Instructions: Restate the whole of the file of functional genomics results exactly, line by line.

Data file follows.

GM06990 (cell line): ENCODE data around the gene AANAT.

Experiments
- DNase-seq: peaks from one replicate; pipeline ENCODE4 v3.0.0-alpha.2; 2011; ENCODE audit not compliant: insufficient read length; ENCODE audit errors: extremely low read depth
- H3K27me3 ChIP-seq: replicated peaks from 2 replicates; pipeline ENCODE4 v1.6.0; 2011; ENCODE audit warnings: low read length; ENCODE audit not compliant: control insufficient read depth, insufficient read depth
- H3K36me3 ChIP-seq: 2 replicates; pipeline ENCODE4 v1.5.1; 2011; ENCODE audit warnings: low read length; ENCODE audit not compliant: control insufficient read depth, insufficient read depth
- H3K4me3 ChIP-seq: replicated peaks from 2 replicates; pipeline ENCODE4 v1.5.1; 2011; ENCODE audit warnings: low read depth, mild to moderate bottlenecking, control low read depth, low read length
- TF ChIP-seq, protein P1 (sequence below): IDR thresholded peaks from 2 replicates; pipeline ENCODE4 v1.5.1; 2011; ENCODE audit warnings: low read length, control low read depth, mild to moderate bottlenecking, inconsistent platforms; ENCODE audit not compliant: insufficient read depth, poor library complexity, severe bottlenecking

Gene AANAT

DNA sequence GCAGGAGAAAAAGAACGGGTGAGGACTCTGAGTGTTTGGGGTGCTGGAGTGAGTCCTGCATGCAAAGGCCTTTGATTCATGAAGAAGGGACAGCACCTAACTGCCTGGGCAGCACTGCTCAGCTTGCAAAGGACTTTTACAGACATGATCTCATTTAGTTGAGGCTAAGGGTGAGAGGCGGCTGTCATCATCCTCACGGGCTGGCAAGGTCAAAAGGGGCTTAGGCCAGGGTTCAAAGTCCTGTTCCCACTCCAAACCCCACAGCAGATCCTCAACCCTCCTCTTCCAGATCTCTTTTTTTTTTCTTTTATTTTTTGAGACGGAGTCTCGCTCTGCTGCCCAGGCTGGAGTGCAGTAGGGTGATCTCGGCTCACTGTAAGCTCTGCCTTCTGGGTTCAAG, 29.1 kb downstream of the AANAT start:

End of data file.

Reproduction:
GM06990 (cell line): ENCODE data around the gene AANAT.

Experiments
- DNase-seq: peaks from one replicate; pipeline ENCODE4 v3.0.0-alpha.2; 2011; ENCODE audit not compliant: insufficient read length; ENCODE audit errors: extremely low read depth
- H3K27me3 ChIP-seq: replicated peaks from 2 replicates; pipeline ENCODE4 v1.6.0; 2011; ENCODE audit warnings: low read length; ENCODE audit not compliant: control insufficient read depth, insufficient read depth
- H3K36me3 ChIP-seq: 2 replicates; pipeline ENCODE4 v1.5.1; 2011; ENCODE audit warnings: low read length; ENCODE audit not compliant: control insufficient read depth, insufficient read depth
- H3K4me3 ChIP-seq: replicated peaks from 2 replicates; pipeline ENCODE4 v1.5.1; 2011; ENCODE audit warnings: low read depth, mild to moderate bottlenecking, control low read depth, low read length
- TF ChIP-seq, protein P1 (sequence below): IDR thresholded peaks from 2 replicates; pipeline ENCODE4 v1.5.1; 2011; ENCODE audit warnings: low read length, control low read depth, mild to moderate bottlenecking, inconsistent platforms; ENCODE audit not compliant: insufficient read depth, poor library complexity, severe bottlenecking

Gene AANAT

DNA sequence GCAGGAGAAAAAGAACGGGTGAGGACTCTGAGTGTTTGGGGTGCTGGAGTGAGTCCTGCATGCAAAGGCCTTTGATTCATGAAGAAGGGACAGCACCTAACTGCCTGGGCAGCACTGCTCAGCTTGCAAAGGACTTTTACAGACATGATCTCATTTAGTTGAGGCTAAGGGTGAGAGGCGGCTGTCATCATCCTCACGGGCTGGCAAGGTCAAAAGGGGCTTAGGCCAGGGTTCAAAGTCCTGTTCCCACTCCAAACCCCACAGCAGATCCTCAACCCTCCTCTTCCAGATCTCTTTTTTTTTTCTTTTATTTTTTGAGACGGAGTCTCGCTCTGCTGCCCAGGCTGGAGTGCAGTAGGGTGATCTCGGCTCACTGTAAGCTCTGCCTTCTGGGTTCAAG, 29.1 kb downstream of the AANAT start: